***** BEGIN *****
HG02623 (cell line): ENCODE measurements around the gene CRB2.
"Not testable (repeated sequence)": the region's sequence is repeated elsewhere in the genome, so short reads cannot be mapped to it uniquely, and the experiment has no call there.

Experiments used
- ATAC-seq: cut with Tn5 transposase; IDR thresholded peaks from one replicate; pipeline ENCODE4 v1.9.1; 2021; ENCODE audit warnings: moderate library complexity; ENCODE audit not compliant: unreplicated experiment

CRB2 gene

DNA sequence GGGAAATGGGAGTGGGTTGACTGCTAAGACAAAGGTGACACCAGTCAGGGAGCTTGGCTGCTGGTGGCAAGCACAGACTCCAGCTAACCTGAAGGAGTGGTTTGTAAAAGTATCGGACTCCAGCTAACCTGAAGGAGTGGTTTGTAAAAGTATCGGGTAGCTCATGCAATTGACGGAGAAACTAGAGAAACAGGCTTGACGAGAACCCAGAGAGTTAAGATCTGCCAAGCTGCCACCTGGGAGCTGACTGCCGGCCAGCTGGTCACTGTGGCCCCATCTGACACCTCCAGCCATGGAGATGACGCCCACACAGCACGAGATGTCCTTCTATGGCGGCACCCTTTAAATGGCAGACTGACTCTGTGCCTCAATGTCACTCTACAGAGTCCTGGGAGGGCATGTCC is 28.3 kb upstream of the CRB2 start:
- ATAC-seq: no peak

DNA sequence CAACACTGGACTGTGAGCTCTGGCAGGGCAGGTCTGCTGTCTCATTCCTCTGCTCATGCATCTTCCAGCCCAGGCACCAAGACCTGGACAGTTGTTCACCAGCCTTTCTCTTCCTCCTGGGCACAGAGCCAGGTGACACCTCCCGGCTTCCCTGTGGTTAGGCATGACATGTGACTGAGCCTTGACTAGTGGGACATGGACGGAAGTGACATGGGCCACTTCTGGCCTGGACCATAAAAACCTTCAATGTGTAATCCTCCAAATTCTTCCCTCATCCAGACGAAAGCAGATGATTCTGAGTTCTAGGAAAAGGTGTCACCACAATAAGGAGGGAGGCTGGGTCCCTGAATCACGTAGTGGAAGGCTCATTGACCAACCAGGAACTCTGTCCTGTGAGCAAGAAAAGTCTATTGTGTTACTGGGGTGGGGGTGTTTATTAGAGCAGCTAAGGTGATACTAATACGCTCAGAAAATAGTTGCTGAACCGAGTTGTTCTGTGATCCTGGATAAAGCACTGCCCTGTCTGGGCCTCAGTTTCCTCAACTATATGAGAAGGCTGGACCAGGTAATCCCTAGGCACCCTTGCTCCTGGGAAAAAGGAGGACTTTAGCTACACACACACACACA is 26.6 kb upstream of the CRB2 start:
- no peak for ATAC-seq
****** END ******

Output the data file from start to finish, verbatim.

HG02623 (cell line): ENCODE measurements around the gene CRB2.
"Not testable (repeated sequence)": the region's sequence is repeated elsewhere in the genome, so short reads cannot be mapped to it uniquely, and the experiment has no call there.

Experiments used
- ATAC-seq: cut with Tn5 transposase; IDR thresholded peaks from one replicate; pipeline ENCODE4 v1.9.1; 2021; ENCODE audit warnings: moderate library complexity; ENCODE audit not compliant: unreplicated experiment

CRB2 gene

DNA sequence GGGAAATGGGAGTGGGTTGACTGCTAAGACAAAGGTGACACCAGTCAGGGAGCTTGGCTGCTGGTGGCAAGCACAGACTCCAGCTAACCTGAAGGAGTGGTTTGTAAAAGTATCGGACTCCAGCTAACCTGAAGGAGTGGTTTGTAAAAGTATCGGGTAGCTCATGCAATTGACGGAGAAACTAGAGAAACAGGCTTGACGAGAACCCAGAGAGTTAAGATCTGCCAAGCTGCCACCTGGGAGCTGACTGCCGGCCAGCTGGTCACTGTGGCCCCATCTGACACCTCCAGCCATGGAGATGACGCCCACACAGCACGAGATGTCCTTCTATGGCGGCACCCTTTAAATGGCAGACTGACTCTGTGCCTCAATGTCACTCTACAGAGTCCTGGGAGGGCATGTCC is 28.3 kb upstream of the CRB2 start:
- ATAC-seq: no peak

DNA sequence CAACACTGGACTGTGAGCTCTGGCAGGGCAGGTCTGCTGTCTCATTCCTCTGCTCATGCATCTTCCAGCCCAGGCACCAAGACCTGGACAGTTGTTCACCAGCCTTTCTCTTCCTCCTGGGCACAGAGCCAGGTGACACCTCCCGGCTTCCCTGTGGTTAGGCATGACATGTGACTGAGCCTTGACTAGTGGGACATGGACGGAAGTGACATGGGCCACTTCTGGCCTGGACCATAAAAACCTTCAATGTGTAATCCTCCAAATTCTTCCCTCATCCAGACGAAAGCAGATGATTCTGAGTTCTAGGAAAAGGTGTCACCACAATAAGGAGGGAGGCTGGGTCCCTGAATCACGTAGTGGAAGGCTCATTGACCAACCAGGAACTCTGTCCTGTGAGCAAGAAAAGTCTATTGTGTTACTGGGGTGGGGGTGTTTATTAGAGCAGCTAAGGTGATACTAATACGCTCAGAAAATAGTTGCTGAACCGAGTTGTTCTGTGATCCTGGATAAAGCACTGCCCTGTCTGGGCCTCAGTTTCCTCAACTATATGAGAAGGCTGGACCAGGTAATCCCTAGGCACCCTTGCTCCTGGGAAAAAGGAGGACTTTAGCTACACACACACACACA is 26.6 kb upstream of the CRB2 start:
- no peak for ATAC-seq